Moody's Investors Service said its analysts likely won't change state credit ratings based on whether states do or don't expand Medicaid under the Patient Protection and Affordable Care Act.
States gained the option to reject Medicaid expansion under the Affordable Care Act after the U.S. Supreme Court decision in June removed the law's proposed penalty for states that opted out.
In a newly released report
, Moody's analysts said its ratings would be affected by how states manage costs of enrollment growth and healthcare inflation, and the results of the federal deficit debate, which has included Medicaid proposals “that would negatively affect states.”
“Looking toward long-term solutions to help reduce the federal deficit, many proposals include changes to Medicaid that would negatively affect states' finances. States will have greater exposure to these potential risks if they opt in to the program expansion,” the report said.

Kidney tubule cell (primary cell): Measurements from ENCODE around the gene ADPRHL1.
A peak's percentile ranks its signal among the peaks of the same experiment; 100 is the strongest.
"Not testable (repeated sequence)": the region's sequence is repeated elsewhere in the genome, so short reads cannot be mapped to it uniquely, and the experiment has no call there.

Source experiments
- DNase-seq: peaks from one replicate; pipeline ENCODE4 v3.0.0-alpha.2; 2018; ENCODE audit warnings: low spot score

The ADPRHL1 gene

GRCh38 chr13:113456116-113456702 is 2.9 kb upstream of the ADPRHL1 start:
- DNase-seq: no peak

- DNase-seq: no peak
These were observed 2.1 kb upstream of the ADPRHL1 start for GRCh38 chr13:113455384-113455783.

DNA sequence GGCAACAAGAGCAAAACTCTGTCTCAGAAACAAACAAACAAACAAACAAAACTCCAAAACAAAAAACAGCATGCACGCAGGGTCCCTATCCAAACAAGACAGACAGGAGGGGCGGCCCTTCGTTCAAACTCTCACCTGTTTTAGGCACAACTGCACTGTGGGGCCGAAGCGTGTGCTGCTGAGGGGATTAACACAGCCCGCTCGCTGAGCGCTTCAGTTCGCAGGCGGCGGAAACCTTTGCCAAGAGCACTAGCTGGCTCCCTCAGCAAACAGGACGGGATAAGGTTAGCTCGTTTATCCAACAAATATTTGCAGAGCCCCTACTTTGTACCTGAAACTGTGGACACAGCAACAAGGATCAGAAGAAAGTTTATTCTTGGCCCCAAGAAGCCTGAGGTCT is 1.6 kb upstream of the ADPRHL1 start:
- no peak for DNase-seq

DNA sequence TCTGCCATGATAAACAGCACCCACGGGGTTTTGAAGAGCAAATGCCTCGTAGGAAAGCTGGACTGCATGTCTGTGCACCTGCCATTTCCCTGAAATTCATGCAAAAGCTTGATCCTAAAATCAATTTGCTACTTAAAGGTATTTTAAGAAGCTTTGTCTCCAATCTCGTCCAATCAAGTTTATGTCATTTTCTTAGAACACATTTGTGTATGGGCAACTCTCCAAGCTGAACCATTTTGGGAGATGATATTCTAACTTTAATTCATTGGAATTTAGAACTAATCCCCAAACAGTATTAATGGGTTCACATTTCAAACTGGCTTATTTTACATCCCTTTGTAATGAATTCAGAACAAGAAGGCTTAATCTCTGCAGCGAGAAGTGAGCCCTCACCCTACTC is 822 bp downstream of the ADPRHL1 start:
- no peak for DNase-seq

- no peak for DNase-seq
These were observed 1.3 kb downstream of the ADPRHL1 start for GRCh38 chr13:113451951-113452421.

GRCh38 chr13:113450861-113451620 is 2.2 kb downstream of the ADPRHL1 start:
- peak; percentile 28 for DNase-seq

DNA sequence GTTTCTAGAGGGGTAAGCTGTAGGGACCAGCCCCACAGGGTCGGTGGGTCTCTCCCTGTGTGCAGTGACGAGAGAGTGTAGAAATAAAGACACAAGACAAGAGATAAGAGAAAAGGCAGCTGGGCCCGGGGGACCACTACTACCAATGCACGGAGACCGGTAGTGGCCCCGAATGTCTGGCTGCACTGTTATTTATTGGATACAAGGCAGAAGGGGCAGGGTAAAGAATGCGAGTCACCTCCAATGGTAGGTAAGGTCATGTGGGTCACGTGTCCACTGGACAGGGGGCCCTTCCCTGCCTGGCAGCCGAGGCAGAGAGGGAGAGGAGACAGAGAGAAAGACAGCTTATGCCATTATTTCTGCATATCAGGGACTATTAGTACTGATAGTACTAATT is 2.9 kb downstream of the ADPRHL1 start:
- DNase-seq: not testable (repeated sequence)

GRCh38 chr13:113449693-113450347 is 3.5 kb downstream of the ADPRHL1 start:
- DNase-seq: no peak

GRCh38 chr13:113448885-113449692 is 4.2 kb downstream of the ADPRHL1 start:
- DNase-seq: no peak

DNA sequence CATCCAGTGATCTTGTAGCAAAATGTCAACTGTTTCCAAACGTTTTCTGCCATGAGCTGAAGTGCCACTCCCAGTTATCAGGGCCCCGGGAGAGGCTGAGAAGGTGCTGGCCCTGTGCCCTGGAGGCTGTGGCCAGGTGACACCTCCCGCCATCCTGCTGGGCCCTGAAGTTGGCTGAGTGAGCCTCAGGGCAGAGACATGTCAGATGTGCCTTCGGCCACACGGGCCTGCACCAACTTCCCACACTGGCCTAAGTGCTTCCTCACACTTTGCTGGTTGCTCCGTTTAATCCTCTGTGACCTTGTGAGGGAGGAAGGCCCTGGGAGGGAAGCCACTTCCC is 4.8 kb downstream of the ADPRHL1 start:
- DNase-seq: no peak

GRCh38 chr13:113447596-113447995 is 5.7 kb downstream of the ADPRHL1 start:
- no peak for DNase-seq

States have successfully held Medicaid spending growth in check, Moody's said. Growth in the cost per Medicaid enrollee has lagged behind U.S. health spending growth. States have also seen a relatively stable percentage of their total budgets allocated to Medicaid during the past 15 years, Moody's said.
Analysts said they do not expect that to change. “Going forward, we expect states to continue to demonstrate willingness to implement Medicaid cost controls within the constraints of the program.”
Overall, the cost to states to expand Medicaid appears “relatively modest” compared with current spending, Moody’s said, citing CMS estimates that $47 billion of the estimated $2.5 trillion in Medicaid spending though 2020 will be a result of expanded eligibility. Projections for 2020 and beyond of 3% to 4% higher spending would be manageable, if the economy grows normally, Moody’s said.